A local nonprofit that provides programs and quality services to empower abused children, youth and families got an added boost thanks to the students in the College of Human Sciences Grantmaking for Philanthropists class as they presented a $2,500 check to the Twin Cedars Youth and Family Services Child Advocacy Center based in Opelika.
The inaugural grantmaking course that started in spring 2021 with just six students has now grown to 20 students for the 2023 spring semester and is led by Assistant Professor of Philanthropy and Nonprofits studies Dr. Peter Weber, in the Department of Consumer and Design Sciences.
Throughout this semester, Weber helped students understand nonprofits and philanthropic grantmaking, as students developed mission and vision statements, conducted a needs assessment, analyzed grant proposals, and conducted site visits. Students learned the hard skills of grant writing and measuring social impact, as well as the importance of collaboration while working in a group setting and more.
The $2,500 distributed through this course was provided by the Community Foundation of East Alabama as they serve as a local center for philanthropy by working with individuals, families, corporations, private foundations and nonprofit organizations to help them achieve their charitable objectives and address emerging community issues. Two board members Vanessa Echols and Dr. Shirley Lazenby were on hand to listen to the students experiences prior to the check being presented to Twin Cedars.
After reviewing 18 grant proposals from local nonprofits, the 20 students narrowed down the choices and ultimately chose the Twin Cedars Child Advocacy Center as they presented the $2,500 check to Twin Cedars Program Coordinator LaTrivia (Tori) Mayers and her team for the winning proposal on May 1.
The mission of Twin Cedars Child Advocacy Center is to facilitate and achieve healing and justice for abused and neglected children by providing core services of forensic interviewing, family advocacy, trauma focused therapy, and forensic medical exams using a trauma informed multidisciplinary team approach.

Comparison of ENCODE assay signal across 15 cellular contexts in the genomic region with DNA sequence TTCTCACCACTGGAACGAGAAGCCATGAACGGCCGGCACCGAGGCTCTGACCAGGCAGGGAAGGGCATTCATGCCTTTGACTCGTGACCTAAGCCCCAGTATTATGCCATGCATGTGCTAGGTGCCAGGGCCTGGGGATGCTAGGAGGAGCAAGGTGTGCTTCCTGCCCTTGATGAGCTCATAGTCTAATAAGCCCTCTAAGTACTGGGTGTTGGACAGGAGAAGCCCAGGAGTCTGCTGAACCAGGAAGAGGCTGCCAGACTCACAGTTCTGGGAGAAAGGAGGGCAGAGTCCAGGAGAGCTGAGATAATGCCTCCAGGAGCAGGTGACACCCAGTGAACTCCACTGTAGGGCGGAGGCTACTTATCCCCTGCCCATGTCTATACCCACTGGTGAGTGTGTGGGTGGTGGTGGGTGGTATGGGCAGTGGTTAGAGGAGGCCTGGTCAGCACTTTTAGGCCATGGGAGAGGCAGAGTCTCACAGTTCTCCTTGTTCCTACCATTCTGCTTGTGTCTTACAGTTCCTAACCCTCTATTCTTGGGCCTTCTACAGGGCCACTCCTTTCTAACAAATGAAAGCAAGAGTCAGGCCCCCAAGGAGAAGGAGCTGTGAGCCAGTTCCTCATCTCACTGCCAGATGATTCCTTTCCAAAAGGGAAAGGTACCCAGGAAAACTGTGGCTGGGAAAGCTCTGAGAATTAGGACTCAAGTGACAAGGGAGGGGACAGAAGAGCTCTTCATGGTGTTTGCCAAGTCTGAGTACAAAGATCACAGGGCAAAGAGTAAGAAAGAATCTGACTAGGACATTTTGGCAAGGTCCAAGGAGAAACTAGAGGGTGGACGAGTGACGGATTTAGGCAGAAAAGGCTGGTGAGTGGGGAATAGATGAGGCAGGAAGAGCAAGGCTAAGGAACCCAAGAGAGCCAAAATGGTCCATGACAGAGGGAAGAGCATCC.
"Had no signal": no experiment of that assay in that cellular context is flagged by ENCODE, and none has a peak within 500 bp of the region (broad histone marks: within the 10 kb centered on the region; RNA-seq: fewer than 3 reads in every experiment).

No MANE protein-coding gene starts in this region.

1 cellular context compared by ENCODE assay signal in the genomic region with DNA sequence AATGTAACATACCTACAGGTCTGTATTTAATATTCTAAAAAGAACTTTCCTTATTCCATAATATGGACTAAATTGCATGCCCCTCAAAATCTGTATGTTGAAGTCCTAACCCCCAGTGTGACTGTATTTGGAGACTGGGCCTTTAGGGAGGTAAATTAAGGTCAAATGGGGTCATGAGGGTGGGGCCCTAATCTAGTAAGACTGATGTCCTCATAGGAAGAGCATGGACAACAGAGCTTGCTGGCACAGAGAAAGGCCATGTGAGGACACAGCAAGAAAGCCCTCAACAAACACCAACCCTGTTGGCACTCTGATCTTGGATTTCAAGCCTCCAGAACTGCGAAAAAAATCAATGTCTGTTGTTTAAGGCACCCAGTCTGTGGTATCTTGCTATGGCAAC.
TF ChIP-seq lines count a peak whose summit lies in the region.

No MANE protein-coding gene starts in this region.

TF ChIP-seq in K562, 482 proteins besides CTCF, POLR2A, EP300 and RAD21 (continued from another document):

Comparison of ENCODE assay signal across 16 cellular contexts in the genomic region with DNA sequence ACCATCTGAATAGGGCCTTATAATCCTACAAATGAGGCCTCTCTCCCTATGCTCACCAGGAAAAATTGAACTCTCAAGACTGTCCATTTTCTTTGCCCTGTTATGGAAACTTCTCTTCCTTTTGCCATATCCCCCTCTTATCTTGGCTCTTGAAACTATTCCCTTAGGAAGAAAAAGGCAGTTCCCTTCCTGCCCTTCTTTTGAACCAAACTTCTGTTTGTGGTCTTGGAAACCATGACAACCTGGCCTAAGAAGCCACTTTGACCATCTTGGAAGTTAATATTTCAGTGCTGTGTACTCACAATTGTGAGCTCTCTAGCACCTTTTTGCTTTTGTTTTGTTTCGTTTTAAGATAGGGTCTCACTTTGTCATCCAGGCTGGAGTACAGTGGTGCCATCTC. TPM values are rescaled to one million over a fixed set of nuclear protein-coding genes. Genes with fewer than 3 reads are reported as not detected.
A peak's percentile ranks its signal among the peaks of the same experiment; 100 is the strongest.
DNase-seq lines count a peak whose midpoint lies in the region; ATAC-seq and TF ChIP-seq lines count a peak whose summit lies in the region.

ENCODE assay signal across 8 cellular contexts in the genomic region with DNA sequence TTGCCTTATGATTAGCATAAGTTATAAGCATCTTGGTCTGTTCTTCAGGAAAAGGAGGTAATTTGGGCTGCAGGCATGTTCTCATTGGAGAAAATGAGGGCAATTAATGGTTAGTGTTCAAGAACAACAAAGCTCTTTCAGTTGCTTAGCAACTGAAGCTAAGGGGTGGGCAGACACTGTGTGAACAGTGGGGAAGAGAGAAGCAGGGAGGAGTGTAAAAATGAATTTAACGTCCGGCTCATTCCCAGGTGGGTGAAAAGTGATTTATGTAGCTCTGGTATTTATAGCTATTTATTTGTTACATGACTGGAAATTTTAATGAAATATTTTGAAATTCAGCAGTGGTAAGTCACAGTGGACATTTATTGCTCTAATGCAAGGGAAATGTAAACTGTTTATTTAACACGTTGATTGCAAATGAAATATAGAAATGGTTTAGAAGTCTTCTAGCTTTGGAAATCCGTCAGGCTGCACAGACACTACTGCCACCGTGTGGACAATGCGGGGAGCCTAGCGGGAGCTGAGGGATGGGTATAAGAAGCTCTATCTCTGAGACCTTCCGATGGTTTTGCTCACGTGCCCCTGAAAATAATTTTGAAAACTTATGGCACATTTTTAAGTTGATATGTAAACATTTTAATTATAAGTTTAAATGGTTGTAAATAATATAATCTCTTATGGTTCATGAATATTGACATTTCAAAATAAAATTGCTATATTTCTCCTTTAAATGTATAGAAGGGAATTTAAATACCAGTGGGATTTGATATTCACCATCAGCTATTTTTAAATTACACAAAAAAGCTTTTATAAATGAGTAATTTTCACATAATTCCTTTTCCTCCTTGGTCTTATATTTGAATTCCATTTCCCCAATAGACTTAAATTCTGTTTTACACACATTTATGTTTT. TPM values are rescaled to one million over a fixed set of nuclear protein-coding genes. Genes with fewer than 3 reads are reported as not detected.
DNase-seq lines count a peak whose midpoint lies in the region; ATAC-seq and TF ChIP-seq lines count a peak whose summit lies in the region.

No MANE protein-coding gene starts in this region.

After receiving the check, Mayers reassured students in the class that the money received by Twin Cedars would continue to help abused children get the critical care and exams needed to facilitate the healing process.
“I did not take for granted how hard it was for you all to make this decision and how difficult it was to narrow it down to just us,” Mayers said. “I want you to know how we plan to use the money and our SANE (sexual assault nurse examiner) program is not that old. Before, our children were sent to Birmingham and a lot of these families couldn’t afford to drive to Birmingham. We reached out to the community and we found nurses and had them trained so they could do site visits at the child advocacy center. Our agency is all about making sure that we help victims of abuse feel empowered and their families find balance, healing and justice. I want you to know that the difficult work that you have done this semester will go to an amazing cause and help children continue to get medical exams.”
One student who advocated for Twin Cedars Child Advocacy Center was Chloe Czapla, a senior majoring in philanthropy and nonprofit studies. Czapla interned with the organization last summer and spoke of the impact it had on her and why the grant money will be put to good use.
“It is definitely beneficial because they were asking for money for the SANE exams and I was actually able to sit in on a few SANE exams and I was able to say I knew the process even down to copying the paperwork and mailing it off,” Czapla said. “Some of these SANE exams can cost anywhere between $650-800 but the Alabama Crime Victims Compensation Commission only reimburses $450 so there’s a deficit there. This is the only organization in this area that does these exams with the next closest being Birmingham so it’s definitely beneficial.”
The transformative experience of interning with Twin Cedars Child Advocacy Center convinced Czapla to go to law school after graduation.
As it pertains to the knowledge gained during the grantmaking course, Reagan Myers, a senior majoring in Philanthropy and Nonprofit studies as well as Human Development and Family Sciences, said she now understands the importance of a positive grantor/grantee relationship.
“In the Philanthropy and Nonprofit Studies major we have gotten so many hands-on opportunities to learn from nonprofits in the area and from professionals in the field but this is the first time I’ve gotten to see the other side of it, the funder side of it,” Myers said. “I actually accepted a job at a nonprofit here and one of my responsibilities is going to be writing grant proposals and this experience has prepared me to do that. Now I know what a good proposal looks like and what needs to be prioritized.”
For more information on philanthropy and nonprofit studies within the College of Human Sciences, visit humsci.auburn.edu/cads/philanthropy.php.